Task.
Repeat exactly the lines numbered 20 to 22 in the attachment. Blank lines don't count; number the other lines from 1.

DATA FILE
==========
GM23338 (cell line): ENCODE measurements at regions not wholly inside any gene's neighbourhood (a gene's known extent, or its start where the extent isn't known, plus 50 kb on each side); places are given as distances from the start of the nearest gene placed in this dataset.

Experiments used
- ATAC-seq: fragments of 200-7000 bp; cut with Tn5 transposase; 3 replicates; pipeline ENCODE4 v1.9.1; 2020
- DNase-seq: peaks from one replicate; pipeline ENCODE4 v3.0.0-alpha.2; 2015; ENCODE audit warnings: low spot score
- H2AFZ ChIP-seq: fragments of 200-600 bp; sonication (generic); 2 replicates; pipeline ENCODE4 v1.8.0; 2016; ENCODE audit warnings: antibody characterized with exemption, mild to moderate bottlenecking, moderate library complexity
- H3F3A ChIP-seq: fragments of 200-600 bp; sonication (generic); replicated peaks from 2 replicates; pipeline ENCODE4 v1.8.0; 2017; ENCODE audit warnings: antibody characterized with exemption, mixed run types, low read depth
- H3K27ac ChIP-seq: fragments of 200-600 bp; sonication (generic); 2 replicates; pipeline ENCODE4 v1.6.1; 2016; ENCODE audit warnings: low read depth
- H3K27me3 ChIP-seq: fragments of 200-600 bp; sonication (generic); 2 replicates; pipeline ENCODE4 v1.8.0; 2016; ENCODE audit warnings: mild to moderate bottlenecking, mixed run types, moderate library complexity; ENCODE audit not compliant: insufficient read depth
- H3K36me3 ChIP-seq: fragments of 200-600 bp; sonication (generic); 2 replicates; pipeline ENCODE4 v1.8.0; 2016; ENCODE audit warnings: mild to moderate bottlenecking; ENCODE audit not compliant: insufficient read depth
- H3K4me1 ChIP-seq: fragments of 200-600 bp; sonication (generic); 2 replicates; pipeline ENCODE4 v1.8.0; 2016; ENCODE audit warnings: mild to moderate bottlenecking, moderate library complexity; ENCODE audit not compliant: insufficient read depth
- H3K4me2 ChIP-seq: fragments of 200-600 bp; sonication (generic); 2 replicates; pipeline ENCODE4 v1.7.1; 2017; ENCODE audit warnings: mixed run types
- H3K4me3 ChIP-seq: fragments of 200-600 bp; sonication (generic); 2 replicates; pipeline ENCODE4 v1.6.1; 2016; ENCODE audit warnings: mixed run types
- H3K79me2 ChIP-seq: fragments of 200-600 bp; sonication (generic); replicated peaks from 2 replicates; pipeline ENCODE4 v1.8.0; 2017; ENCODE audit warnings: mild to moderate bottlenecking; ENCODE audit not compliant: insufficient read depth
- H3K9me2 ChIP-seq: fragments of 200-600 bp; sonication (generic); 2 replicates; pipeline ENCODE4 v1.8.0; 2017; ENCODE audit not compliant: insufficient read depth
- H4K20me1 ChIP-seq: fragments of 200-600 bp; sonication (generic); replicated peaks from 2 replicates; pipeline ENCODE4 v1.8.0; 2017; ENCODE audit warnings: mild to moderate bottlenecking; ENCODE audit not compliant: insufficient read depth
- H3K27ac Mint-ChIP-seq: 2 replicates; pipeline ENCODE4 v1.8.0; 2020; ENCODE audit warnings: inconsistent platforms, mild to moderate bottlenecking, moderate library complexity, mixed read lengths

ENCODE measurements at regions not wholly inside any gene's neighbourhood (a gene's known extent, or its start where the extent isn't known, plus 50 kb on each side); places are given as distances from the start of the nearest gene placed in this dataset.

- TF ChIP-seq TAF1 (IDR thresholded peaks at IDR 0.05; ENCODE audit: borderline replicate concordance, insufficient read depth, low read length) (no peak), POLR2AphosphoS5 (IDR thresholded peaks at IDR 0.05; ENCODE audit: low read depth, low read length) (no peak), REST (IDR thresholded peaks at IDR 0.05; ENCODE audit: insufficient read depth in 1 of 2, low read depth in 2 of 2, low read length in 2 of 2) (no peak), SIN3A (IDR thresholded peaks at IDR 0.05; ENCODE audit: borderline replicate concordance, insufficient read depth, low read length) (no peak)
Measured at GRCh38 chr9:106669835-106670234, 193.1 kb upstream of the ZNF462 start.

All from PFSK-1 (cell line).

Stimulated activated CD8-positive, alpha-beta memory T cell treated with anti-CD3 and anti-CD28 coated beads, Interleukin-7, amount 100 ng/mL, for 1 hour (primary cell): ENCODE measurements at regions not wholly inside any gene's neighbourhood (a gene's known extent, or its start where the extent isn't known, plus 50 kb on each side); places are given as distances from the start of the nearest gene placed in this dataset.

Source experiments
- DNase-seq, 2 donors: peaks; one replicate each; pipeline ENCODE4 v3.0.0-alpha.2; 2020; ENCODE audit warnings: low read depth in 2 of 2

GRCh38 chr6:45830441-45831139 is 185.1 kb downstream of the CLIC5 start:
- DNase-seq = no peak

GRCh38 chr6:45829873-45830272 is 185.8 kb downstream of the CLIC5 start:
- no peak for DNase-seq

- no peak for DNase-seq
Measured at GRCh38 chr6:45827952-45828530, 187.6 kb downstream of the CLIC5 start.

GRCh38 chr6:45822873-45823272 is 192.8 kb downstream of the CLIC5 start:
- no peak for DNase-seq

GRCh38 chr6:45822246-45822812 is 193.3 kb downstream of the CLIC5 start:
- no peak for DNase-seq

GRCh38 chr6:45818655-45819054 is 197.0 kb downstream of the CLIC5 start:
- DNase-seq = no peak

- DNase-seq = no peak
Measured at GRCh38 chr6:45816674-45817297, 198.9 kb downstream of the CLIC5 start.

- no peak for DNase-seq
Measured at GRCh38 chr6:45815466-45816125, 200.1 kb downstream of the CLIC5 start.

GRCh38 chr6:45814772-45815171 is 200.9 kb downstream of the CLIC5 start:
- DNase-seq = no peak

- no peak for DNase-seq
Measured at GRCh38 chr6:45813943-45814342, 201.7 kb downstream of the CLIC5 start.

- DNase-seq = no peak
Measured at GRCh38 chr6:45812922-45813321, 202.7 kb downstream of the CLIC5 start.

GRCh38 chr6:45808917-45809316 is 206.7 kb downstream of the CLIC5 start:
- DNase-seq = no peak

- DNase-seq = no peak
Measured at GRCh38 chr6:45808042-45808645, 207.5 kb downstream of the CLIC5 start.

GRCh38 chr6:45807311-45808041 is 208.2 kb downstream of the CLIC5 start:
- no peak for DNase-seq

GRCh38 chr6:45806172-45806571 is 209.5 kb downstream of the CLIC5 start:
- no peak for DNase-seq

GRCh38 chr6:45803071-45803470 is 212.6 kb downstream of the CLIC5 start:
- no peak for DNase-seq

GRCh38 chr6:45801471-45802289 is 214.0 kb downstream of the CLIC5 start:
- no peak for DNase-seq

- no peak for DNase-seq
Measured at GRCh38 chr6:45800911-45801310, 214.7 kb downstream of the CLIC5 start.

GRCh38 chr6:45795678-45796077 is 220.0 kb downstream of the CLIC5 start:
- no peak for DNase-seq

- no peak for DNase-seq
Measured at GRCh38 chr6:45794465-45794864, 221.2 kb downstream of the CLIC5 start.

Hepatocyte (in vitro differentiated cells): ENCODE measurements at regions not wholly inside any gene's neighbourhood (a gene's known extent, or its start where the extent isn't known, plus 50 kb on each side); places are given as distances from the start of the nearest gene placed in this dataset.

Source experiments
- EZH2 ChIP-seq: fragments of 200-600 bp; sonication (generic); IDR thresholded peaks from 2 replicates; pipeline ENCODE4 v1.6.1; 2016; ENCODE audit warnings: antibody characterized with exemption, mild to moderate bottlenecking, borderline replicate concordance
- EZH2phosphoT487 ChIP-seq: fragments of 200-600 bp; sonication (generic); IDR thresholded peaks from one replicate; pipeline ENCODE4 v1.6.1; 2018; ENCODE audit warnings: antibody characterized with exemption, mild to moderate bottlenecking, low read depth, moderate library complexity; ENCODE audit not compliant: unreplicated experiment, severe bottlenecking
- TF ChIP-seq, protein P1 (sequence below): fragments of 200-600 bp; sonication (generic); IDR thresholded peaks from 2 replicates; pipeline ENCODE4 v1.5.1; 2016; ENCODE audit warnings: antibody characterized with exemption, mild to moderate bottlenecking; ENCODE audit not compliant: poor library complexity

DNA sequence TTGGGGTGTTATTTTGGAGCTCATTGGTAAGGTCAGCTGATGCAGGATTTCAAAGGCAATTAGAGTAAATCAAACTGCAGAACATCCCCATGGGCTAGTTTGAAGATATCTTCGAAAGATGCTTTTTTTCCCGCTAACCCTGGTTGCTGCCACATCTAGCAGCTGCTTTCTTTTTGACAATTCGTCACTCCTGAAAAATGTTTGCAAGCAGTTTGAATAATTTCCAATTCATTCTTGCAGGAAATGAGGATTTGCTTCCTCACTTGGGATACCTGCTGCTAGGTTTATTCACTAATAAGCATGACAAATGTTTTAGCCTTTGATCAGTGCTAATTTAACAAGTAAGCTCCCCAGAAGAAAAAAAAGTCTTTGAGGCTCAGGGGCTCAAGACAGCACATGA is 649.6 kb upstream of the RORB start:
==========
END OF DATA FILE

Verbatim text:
All from PFSK-1 (cell line).

Stimulated activated CD8-positive, alpha-beta memory T cell treated with anti-CD3 and anti-CD28 coated beads, Interleukin-7, amount 100 ng/mL, for 1 hour (primary cell): ENCODE measurements at regions not wholly inside any gene's neighbourhood (a gene's known extent, or its start where the extent isn't known, plus 50 kb on each side); places are given as distances from the start of the nearest gene placed in this dataset.

Source experiments